Tada-san’s first answer was that “the rigidity is better”, explaining that this was achieved through a new method to construct the body panels, however the weight remains the same. 

The suspension tune has also been modified, as you’d expect given a more rigid body. One interesting change is the use of a slightly lower final drive, from 4.1 to 4.3. A final drive is the reduction ratio in the differential, and this change means that all six gears will be lower. That should marginally improve the 0-100 time (for whatever that’s worth, it’ll give the measurbators something to post about) as the car needs a change to third just before 100km/h anyway. The downside of this change is that freeway cruising will be slightly noisier as the revs will be higher…but you don’t buy an 86 to cruise in top gear so that’s not really a concern.

A 4.3 ratio isn’t as low as some are going in the aftermarket (4.55 or even 4.8), but it is good news and should make some of the not-sure-if-second-or-third corners just a bit easier, especially combined with the slight extra power – another 4kW and 9Nm. It’s not clear where the gains have been found but Tada-san confirmed there was a new intake and exhaust design.

Tada-san also says that the torque curve is now “better”, so with the new gearing and engine tweaks we’re hoping the refreshed 86 will be more of a change than we first thought.

Another change is the electronics. Tada-san says “the stability control [VSC in Toyota-speak] is improved, the controller has a new rhythm.” At present the 86 has three basic modes of stability control – normal, Sport and Off. There’s also an engine traction control button but that’s completely useless. In the refresh, Sport Mode is gone, replaced by a Track Mode, and Tada-san says it will be smoother and improved. The current Sport mode is effective, but compared to other sportscars is somewhat abrupt in its operation…nothing, nothing then on. Still, on a fast race track like Phillip Island I’ve found no difference in laptimes with VSC Sport engaged or VSC entirely off as by the time VSC Sport kicks in you’re sufficiently sideways to be slow anyway, at least on a fast track.

One problem with the 86 for lovers of motorkhanas and autocrosses is the electric power steering becoming overwhelmed so it was good to hear there is an upgrade on the new model.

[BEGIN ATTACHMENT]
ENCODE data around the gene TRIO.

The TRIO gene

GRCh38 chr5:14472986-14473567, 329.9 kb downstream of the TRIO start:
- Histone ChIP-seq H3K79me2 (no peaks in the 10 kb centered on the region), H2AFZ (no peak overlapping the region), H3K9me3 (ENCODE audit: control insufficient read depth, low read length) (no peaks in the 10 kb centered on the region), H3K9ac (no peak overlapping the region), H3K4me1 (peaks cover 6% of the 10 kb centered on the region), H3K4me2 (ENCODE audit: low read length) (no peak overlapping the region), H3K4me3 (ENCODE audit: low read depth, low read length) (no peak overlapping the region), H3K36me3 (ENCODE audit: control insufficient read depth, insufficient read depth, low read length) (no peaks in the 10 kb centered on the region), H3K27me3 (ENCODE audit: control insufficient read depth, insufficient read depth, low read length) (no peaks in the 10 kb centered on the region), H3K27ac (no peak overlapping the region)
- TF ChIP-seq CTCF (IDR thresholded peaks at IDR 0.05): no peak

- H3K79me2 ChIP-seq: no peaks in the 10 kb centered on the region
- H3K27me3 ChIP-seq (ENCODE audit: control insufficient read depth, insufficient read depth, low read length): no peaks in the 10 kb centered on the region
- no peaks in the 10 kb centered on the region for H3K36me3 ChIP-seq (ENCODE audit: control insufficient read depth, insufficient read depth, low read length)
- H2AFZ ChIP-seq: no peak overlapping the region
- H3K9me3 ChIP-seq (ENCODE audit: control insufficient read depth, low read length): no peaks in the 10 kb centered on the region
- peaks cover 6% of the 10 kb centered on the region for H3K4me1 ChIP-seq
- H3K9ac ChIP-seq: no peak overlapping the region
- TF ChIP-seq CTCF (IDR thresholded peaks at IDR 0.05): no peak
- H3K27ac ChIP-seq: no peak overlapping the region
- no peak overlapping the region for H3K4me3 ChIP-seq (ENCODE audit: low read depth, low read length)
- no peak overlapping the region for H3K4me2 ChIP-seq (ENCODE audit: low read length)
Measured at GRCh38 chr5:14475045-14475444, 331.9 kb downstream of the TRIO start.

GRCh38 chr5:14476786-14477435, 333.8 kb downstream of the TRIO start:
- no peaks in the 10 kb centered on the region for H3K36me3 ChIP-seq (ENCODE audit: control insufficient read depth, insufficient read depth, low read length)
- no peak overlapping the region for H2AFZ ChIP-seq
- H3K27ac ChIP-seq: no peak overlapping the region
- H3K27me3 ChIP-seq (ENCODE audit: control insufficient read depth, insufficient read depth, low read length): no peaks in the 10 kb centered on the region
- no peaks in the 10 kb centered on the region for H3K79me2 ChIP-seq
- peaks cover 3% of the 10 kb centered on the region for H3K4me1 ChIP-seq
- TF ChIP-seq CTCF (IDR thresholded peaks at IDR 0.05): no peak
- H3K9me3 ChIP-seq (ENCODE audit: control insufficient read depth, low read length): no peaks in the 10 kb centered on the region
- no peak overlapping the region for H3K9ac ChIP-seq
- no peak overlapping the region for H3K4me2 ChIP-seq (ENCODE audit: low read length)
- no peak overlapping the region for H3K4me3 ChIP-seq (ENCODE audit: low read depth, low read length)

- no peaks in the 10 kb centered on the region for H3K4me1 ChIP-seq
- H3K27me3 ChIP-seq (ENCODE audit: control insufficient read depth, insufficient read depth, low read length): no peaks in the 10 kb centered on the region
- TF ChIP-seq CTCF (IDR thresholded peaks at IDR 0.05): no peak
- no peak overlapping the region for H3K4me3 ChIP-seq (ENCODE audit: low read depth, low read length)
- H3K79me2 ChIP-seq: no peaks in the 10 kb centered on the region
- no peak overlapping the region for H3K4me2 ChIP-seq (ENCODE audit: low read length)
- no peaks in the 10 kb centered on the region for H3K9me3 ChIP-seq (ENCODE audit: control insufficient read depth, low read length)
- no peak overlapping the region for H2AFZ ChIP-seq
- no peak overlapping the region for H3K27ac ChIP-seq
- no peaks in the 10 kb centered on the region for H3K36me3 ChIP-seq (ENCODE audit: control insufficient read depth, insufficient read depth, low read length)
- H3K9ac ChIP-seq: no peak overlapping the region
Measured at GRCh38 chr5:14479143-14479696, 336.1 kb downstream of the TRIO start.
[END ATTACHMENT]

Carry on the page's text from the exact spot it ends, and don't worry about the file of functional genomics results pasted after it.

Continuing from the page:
2017-Toyota-86-Facelift-11-850x637
Steering wheel on the refreshed 86. Yes, those are steering wheel controls!

The Torsen limited slip differential stays. Tada-san said he is “considering” torque vectoring, but let’s hope he leaves things as-is because more electronics does not equal more fun. The reason a Torsen was chosen over a clutch limited-slipper was for occupant comfort.

But that “new” 86 is just a minor refresh, as we detailed here. Is Toyota working on a new car? “Yes, already working on a new-generation 86”. What that will be we don’t know. But it doesn’t look like forced-induction (turbo or supercharging) is on the cards. Tada-san says “the package cannot accept a turbo”, explaining there would be “too much power”. Those words do not compute for some people, but the 86 is not for those people and it’s a case of if we need to explain, you wouldn’t understand.

Of course, there are myriad aftermarket forced-induction options and owners are very happy even if some of them are replacing transmission components rather earlier that first thought. There’s more to power upgrades than that first dyno run, and back in the day Porsche ran an advert showing just how extensive the changes were to one of its cars…way more than just bolting on the blower and calling it good. 

The general impression we have is that Tada-san likes the idea of a pure, light sportscar focused on the handling, not the power, and reliability through simplicity is important…hence no turbo. You can argue, but you’re not in control of the development programme.

As for future 86s, Tada-san says he dreams of a “family of 86s” including the just-revealed Shooting Brake, and potentially a convertible or sedan.

IMG_9587

There was also a hint of a wider performance arm. Toyota already have TRD (Toyota Racing Development) but that has never achieved the status of BMW’s M, Audi’s RS, Mercedes AMG or even Mitsubishi’s Ralliart. Hyundai has the same ideas with their forthcoming N brand, but as we pointed out such ideas are wonderful but brands like M take years to build.

Regardless, Toyota are clearly looking to build on the 86’s success, but have not yet decided exactly how that should be done. As for the S-FR; that’s “more of a cousin” than part of the direct family, and the forthcoming Supra will be “more focused on speed”. 

supra-FT1
The FT-1 concept, which teases the next-generation Supra. Could this be more a technological showcase and supercar rather than the 86 which measures its success by intangible fun rather than hard numbers? Seems possible, even likely.

So what’s the wrap? It’s clear that Tada-san shares the sportscar enthusiast mindset, and has the backing of Toyota to bring dreams to reality. That’s good news for lovers of sporting vehicles the world over, and we look forwards to seeing what Toyota brings us next.

Related links

IMG_9598


Subscribe
Notify of
guest
4 Comments
Oldest
Newest Most Voted
Inline Feedbacks
View all comments
Iwata
Iwata
4 years ago

Mitsubishi did NOT lie or cheat on emissions, they fiddled the MPG figures on a Japan only model

What veedud did was criminal, just a LITTLE difference dont you think?

Robert Pepper
4 years ago
Reply to  Iwata

Different methods, same result – false claims. So the statement stands.

Andrew Riles
Andrew Riles
4 years ago

I wouldn’t be surprised if we see a ‘Super Leggera’ version of the 86 before we see one with a turbo….

PracticalMotoring
4 years ago
Reply to  Andrew Riles

You might be right. I think a hybrid variant will definitely be in the not-too-distant future if the little rumours I’ve heard are true. – Isaac

Robert Pepper

Robert Pepper